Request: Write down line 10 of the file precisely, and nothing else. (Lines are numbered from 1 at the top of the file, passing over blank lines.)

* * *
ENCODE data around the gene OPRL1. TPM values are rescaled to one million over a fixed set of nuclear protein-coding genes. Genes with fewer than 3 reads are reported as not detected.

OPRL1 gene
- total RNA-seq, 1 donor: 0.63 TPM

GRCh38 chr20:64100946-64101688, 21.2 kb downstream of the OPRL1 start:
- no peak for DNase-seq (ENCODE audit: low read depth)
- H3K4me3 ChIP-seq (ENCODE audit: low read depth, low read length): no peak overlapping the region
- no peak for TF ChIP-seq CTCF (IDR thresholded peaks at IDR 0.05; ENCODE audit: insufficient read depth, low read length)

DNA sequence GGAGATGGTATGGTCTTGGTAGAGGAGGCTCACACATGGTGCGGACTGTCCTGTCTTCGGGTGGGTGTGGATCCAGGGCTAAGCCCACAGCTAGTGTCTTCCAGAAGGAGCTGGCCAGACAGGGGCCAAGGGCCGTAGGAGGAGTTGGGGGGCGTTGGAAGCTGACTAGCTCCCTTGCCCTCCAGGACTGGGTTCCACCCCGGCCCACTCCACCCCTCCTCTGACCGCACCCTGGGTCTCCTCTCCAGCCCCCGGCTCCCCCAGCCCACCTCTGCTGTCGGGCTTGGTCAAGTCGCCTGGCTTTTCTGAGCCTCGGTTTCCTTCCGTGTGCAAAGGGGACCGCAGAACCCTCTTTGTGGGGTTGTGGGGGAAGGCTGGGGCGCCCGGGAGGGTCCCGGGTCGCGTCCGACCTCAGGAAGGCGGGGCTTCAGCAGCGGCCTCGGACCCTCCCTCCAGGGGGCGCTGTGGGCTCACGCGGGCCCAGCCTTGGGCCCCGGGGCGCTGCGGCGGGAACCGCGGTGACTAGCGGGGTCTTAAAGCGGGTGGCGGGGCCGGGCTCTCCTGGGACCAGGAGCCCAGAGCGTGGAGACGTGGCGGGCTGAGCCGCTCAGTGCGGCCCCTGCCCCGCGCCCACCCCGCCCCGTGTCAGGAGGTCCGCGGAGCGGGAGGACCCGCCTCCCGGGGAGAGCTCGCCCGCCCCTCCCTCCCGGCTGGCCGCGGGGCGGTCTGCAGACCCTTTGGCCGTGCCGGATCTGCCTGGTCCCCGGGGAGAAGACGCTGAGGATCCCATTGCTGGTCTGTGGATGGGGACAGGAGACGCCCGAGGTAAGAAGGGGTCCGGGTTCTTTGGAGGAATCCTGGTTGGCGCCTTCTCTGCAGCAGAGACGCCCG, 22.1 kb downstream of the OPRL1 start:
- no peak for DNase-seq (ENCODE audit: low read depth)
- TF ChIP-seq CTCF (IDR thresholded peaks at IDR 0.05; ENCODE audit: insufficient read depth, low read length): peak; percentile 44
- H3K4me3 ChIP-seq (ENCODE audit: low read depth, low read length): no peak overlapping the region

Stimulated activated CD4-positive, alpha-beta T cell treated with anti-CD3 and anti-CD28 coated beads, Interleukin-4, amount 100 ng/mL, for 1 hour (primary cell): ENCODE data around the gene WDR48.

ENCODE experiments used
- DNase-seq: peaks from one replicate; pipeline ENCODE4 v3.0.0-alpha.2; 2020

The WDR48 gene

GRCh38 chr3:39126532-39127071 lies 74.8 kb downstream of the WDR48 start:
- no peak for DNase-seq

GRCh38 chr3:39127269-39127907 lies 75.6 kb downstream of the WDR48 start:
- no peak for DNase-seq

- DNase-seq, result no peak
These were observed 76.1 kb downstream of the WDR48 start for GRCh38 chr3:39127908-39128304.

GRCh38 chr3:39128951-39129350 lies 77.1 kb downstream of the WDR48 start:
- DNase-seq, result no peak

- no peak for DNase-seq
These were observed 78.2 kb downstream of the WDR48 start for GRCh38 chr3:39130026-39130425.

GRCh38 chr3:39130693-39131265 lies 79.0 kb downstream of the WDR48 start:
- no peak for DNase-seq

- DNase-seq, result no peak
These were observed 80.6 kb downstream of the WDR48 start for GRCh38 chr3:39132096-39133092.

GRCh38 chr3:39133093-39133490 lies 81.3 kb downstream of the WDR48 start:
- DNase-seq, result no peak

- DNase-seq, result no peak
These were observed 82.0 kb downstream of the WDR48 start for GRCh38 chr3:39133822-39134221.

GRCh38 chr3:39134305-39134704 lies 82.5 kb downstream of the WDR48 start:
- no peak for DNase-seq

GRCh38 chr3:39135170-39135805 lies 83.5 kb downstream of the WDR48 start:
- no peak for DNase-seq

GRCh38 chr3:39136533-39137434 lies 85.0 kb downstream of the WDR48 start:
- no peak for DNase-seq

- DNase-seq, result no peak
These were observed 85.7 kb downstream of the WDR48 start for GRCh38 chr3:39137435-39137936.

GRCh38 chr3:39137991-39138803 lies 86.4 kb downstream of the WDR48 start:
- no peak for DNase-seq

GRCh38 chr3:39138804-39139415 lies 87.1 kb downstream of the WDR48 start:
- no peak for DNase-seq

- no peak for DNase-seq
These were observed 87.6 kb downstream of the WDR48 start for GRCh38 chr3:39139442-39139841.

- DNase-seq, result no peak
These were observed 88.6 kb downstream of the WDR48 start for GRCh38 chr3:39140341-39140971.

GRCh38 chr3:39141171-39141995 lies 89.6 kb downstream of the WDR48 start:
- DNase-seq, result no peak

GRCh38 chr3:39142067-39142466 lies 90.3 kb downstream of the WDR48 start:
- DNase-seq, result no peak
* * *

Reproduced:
- TF ChIP-seq CTCF (IDR thresholded peaks at IDR 0.05; ENCODE audit: insufficient read depth, low read length): peak; percentile 44